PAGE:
BEAUTY CARE

Skin care brand Murad names CFO

BY Antoinette Alexander

EL SEGUNDO, Calif. — Skin care brand Murad — which was founded by Howard Murad, a board-certified dermatologist-trained pharmacist — has named Fred Gysi as CFO.

Gysi will report to Richard Murad, general manager. In this role, Gysi will be responsible for financial reporting, budgeting, treasury and cash flow management, financial and marketing analysis, and strategic planning.

Most recently, Gysi was the CFO for Canon Communications, a trade show and B2B publishing company. While at Canon, Gysi helped position the company for its sale to UBM, a U.K.-based conglomerate.

Murad products are sold in salons, spas and such retail locations as Sephora and Ulta Beauty.

 

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BEAUTY CARE

Simple skin care, AOL reveal next generation of ‘Makers’

BY Antoinette Alexander

NEW YORK — Unilever’s Simple facial skin care brand has teamed up with AOL to announce the winners of a nationwide search for extraordinary women driving positive change in their communities. The search is an extension of Makers, a multiplatform video experience that honors trailblazing women, including Sandra Day O’Connor, Hillary Clinton and Diane Von Furstenberg.

Recognized as Next Makers for their leadership, vision, courage and ingenuity, Col. Jill Chambers, Olivia Joy Stinson, Anna Rodriguez, Reshma Saujani, Emily May and Lydia Cincore-Templeton will join a group of groundbreakers that includes Supreme Court justices, secretaries of state, CEOs, athletes, activists and entertainers. Next Makers will have the opportunity to tell their stories in short videos at Makers.com. In addition, Simple will award each woman with a $10,000 grant.

“Simple facial skin care brand congratulates the Next Makers whose commitment, creativity and hard work are positively impacting our country, opening doors in their communities and inspiring change now and in the future,” stated Alison Clark, director of Unilever U.S. skin care. “Simple is proud to support the Makers initiative that celebrates women whose authenticity, ideals and pioneering spirit inspire others every day.”

Makers founder and executive producer Dyllan McGee, along with her filmmaking team, will meet with each Next Maker to capture her personal story. These videos will debut on Makers.com beginning Dec. 17, 2012.

About the Next Makers:

  • Col. Jill Chambers, Washington D.C.: Leading advocate for the military’s new nationwide strategy to address post-traumatic stress disorder;

  • Olivia Joy Stinson, North Carolina: Founder of PEN Pals Book Club and Support Group for Children of Incarcerated Parents, a nonprofit organization that she created at the age of 14;

  • Anna Rodriguez, Florida: Founder of the Florida Coalition Against Human Trafficking;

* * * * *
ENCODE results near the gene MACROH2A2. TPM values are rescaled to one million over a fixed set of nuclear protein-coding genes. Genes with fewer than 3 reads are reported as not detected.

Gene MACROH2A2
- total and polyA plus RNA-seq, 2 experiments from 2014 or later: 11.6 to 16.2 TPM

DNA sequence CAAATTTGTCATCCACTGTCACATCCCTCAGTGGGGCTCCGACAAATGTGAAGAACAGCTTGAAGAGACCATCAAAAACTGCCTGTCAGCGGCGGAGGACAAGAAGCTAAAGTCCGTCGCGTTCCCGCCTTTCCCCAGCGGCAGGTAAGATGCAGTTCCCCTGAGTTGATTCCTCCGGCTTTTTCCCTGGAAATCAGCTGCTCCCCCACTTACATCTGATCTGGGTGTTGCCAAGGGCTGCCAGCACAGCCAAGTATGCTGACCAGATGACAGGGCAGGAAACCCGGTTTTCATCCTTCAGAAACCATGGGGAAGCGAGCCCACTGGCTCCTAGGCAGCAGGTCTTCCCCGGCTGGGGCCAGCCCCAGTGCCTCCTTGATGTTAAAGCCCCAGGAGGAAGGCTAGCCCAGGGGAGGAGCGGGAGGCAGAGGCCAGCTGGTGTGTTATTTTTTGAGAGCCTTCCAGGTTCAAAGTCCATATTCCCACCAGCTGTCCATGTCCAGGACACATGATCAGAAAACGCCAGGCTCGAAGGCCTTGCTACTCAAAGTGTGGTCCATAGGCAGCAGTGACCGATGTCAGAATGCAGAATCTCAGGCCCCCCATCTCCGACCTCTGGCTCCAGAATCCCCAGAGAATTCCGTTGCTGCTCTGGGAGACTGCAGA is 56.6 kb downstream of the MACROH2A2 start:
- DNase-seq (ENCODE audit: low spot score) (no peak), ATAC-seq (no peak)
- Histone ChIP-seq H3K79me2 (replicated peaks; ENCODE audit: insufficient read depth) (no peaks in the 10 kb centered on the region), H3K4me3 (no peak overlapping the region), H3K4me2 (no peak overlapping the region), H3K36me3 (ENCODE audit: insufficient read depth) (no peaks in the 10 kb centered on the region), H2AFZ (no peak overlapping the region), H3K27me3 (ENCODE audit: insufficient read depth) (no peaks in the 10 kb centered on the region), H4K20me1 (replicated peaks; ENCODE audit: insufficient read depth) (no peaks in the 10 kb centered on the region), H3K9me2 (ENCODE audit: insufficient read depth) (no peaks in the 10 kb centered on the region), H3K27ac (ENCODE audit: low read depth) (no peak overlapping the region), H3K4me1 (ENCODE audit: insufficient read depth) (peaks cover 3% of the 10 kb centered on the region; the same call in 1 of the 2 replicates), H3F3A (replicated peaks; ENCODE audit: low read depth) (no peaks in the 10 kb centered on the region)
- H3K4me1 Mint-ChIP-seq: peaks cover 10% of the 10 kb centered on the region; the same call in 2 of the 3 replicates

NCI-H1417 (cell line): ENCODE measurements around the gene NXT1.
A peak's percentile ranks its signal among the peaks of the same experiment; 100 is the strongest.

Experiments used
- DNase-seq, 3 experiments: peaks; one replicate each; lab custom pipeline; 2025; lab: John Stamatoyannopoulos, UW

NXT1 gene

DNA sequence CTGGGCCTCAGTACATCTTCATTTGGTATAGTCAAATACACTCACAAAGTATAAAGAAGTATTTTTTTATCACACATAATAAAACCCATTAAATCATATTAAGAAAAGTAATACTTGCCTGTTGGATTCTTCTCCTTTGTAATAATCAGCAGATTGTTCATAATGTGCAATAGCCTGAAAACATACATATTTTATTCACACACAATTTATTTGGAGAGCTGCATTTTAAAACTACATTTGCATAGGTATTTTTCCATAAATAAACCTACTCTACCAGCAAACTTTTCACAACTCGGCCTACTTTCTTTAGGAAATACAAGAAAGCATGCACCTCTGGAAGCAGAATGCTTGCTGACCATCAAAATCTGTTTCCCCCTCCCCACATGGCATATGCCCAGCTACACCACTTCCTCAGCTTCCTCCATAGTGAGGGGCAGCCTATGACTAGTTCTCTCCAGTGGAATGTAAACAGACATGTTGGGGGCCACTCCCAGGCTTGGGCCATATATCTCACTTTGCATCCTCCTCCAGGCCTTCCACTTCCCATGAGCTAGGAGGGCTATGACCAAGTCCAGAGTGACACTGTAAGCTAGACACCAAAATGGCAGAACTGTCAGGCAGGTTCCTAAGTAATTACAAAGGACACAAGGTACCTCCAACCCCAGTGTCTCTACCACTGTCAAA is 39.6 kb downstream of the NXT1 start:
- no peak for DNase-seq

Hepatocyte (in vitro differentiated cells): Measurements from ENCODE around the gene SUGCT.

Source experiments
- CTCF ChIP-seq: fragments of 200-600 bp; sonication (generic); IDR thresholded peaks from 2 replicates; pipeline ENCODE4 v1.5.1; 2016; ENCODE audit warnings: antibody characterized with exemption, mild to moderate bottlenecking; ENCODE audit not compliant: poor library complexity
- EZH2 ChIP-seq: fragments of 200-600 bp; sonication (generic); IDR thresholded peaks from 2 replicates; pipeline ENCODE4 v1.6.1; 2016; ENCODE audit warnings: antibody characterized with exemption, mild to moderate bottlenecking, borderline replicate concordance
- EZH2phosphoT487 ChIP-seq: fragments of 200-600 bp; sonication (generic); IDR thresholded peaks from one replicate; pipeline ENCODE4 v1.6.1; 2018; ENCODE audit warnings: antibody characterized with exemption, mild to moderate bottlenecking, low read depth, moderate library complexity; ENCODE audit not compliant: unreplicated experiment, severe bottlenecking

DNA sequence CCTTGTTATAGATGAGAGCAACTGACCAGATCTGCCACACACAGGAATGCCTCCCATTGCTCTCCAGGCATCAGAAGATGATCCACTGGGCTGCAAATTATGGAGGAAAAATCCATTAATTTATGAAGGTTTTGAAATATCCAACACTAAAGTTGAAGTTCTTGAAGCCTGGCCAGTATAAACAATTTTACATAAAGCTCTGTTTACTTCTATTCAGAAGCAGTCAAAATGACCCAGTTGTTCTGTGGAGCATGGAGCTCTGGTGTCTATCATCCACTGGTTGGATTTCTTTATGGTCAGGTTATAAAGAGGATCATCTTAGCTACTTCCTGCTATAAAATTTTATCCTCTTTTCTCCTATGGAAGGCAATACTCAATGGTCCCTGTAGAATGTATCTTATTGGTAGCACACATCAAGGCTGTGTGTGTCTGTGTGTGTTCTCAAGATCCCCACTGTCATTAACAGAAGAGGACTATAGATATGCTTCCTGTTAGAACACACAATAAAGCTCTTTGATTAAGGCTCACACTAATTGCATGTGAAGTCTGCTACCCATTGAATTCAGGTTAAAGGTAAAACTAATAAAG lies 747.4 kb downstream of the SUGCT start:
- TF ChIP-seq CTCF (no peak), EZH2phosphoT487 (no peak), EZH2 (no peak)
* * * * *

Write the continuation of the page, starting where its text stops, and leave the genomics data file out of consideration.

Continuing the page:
• Reshma Saujani, New York: Founder and CEO of Girls Who Code, a nonprofit that empowers students from low-income communities to use technology to become entrepreneurs;

  • Emily May, New York: Founder and CEO of Hollaback, a nonprofit that harnesses the power of information technology to combat street harassment; and

  • Lydia Cincore-Templeton, California: CEO of Children Youth and Family Collaborative in Los Angeles, an organization devoted to improving the academic performance of foster youth.

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Beauty, personal care marketers have opportunity to target Latinas, study finds

BY Alaric DeArment

NEW YORK — Latinas prefer details in beauty products and follow a multi-pronged beauty regimen, according to a new study.

The study of 900 women by Siempre Mujer magazine, a Spanish-language publication that covers beauty, fashion and lifestyles for Latinas, found that 54% of Latinas are likely to seek and trust counsel from brand representatives at department stores, compared with 30% of women in the general population, while 50% of Latinas and 66% of Siempre Mujer readers feel it’s important that brand representatives behind the counter speak their language. Meanwhile, 45% of Latinas say celebrity endorsements are an important part of their purchase decisions.

"Latinas are not early adopters who shop everywhere; they are beauty junkies who do their research and want to know all the product details," Siempre Mujer editor-in-chief Maria Marrero said. "Beauty is a state of mind, a fabric of Hispanic culture."

The study, the second released by Meredith Hispanic Ventures, included Latinas, Siempre Mujer readers and non-Hispanic women. It indicated that Latinas outspend women in the general population, with more than 52% spending $25 or more per visit, while other women do so 41% of the time. Popular products include anti-aging, sun protection and fragrances, and 61% of Latinas and 70% of Siempre Mujer readers expressed a desire to try new products, compared with 55% of general population women.

"Marketers have a real opportunity to target Latinas across multiple subcategories of beauty," Meredith Hispanic Ventures VP and publisher Enedina Vega said. "This study clearly identifies actions they can take to develop a deeper connection with the Latina beauty consumer, particularly at retail and at point of purchase." 

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